Data from: Hidden morphological support for the phylogenetic placement of Pseudoryx nghetinhensis with bovine bovids: a combined analysis of gross anatomical evidence and DNA sequences from five genes
Gatesy, John; Arctander, Peter (2009), Data from: Hidden morphological support for the phylogenetic placement of Pseudoryx nghetinhensis with bovine bovids: a combined analysis of gross anatomical evidence and DNA sequences from five genes, Dryad, Dataset, https://doi.org/10.5061/dryad.575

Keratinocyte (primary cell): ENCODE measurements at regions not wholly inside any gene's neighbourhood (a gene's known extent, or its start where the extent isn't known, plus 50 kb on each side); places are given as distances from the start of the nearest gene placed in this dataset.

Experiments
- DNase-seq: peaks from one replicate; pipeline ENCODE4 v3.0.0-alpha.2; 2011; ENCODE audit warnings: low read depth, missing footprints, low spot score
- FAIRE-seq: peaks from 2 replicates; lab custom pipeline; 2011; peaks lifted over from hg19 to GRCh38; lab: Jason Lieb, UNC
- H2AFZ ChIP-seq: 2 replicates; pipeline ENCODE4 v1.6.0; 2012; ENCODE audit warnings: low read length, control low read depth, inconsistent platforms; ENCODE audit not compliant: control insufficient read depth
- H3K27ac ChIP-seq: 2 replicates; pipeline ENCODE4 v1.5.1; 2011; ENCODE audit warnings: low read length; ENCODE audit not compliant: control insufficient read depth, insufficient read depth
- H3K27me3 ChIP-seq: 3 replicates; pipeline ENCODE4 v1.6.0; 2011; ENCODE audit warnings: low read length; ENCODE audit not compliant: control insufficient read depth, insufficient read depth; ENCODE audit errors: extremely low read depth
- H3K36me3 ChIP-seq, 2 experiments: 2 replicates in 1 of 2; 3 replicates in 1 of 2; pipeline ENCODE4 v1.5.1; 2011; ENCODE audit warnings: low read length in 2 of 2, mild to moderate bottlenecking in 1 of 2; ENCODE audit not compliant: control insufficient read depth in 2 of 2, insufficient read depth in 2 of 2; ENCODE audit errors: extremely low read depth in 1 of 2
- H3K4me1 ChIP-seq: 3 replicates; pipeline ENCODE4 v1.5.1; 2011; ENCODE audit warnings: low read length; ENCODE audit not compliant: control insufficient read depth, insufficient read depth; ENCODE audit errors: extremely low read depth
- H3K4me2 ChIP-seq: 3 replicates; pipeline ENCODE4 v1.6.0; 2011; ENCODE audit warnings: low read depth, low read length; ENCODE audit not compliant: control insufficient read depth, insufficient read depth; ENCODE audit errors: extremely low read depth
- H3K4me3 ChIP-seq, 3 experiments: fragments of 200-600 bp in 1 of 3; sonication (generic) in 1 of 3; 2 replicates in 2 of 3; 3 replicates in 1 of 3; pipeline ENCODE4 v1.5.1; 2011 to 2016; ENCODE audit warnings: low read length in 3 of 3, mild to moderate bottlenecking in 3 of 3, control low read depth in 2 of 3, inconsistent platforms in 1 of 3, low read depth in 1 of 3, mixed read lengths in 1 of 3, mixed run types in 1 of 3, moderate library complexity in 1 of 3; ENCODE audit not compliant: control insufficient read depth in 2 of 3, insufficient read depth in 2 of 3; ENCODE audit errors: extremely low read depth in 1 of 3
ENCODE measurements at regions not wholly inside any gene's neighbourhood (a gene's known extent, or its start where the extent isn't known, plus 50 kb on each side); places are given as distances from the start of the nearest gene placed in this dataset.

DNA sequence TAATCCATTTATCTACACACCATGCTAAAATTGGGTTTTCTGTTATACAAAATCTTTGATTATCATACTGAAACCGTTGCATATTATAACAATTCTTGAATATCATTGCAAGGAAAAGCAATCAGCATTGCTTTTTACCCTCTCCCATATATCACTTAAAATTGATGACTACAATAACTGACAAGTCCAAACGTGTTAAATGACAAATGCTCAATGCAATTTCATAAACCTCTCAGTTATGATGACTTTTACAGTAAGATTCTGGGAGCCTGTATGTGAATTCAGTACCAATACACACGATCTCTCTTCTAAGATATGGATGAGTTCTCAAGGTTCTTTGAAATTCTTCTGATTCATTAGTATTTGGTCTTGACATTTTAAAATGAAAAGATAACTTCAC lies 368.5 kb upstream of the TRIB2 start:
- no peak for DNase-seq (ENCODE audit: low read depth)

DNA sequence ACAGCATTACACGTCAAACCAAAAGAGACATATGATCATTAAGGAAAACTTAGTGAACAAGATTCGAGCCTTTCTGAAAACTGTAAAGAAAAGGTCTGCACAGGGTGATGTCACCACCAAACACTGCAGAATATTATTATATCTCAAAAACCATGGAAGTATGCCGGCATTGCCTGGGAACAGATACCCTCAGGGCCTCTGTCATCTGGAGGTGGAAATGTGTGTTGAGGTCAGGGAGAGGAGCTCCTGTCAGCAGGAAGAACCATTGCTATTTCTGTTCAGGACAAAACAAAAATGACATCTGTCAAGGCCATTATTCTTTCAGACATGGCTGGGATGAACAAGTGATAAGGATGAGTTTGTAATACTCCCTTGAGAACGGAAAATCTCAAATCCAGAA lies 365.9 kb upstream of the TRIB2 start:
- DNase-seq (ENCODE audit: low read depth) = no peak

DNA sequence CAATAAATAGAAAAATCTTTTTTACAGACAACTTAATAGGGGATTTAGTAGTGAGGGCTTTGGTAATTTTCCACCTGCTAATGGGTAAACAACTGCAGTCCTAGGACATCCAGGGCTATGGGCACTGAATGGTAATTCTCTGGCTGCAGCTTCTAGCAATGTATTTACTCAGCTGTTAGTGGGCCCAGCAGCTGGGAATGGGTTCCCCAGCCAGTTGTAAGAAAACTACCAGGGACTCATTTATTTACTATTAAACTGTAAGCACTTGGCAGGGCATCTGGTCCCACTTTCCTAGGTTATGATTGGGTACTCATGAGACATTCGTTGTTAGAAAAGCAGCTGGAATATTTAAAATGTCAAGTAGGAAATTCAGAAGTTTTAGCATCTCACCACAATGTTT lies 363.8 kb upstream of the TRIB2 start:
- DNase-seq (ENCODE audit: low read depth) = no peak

The saola, Pseudoryx nghetinhensis, was unknown to science until its formal description in 1993. This endangered species is a member of the ruminant artiodactyl family Bovidae (cattle, sheep, goats, and antelopes). However, given its puzzling combination of morphological traits, the specific affinities of Pseudoryx within Bovidae are controversial. A preliminary genetic investigation suggested that Pseudoryx should be placed in the subfamily Bovinae (cattle, buffaloes, spiral-horned antelopes, and nilgai), but a recent cladistic analysis of skeletal and dental characters allied Pseudoryx with caprine bovids (sheep, goats, musk oxen, goat antelopes, and Pantholops). The morphological and molecular hypotheses differ in assigning the saola to either of the two most divergent clades of Bovidae. In this report, phylogenetic analyses of DNA sequences from five genes are used to test these alternatives. Protein coding regions, introns, and ribosomal DNAs from the nuclear and mitochondrial genomes discount the hypothesis that Pseudoryx is a close relative of Caprinae. Instead, combined analyses of the DNA data and published morphological evidence place Pseudoryx with Bovini (cattle and buffaloes), a subclade of Bovinae. In separate analysis, the matrix of morphological characters links Pseudoryx with caprine bovids, but in the context of the molecular data, the gross anatomical evidence strongly supports a grouping of Pseudoryx with Bovinae. Surprisingly, the morphological partition provides the most character support in the combined analysis. This striking result is obscured by separate analyses of the individual data sets and the taxonomic congruence approach.